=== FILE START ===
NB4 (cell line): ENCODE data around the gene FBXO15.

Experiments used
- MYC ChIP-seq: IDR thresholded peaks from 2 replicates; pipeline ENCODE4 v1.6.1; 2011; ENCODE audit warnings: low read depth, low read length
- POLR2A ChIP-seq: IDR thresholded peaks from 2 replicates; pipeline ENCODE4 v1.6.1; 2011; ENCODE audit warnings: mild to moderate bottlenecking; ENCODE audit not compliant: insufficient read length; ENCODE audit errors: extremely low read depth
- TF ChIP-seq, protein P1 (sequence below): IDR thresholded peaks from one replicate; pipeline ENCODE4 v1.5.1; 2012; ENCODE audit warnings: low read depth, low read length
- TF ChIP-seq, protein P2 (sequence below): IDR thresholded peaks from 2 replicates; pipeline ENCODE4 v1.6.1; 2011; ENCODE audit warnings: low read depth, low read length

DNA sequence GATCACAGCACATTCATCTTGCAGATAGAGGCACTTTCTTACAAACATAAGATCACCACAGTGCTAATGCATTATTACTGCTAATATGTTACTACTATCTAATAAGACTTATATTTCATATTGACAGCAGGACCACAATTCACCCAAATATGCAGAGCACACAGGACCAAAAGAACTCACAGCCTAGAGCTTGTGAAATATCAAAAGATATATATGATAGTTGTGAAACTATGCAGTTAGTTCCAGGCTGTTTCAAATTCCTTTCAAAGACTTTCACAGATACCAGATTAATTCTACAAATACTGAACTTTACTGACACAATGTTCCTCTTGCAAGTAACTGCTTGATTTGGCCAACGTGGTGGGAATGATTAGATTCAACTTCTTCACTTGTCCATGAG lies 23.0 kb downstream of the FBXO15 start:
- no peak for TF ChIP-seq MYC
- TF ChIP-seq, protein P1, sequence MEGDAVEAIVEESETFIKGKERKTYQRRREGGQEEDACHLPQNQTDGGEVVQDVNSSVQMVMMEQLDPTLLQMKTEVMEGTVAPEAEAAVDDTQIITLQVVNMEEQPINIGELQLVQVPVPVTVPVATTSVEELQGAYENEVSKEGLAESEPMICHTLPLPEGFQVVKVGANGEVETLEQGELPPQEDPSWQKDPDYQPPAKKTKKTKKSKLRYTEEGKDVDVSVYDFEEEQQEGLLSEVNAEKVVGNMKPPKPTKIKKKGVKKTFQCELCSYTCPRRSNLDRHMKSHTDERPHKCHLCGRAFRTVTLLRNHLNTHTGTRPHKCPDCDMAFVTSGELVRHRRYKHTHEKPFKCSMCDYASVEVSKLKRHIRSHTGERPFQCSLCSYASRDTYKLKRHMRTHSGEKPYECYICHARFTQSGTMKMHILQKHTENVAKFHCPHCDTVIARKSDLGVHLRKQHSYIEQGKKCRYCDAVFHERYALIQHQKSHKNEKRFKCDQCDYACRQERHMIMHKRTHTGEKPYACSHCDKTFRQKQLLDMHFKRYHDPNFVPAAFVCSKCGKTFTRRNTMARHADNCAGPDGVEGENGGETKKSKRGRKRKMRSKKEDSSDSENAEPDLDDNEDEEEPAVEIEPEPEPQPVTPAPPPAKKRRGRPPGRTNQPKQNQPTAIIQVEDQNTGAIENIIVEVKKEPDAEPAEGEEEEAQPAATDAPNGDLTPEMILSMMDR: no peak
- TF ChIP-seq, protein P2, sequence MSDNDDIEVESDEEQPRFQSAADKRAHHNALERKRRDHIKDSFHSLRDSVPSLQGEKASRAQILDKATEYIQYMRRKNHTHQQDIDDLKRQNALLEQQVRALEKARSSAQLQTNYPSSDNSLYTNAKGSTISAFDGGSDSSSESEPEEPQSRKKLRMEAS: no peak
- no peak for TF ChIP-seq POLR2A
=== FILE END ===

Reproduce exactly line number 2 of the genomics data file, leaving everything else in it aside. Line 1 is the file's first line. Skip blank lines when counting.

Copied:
Experiments used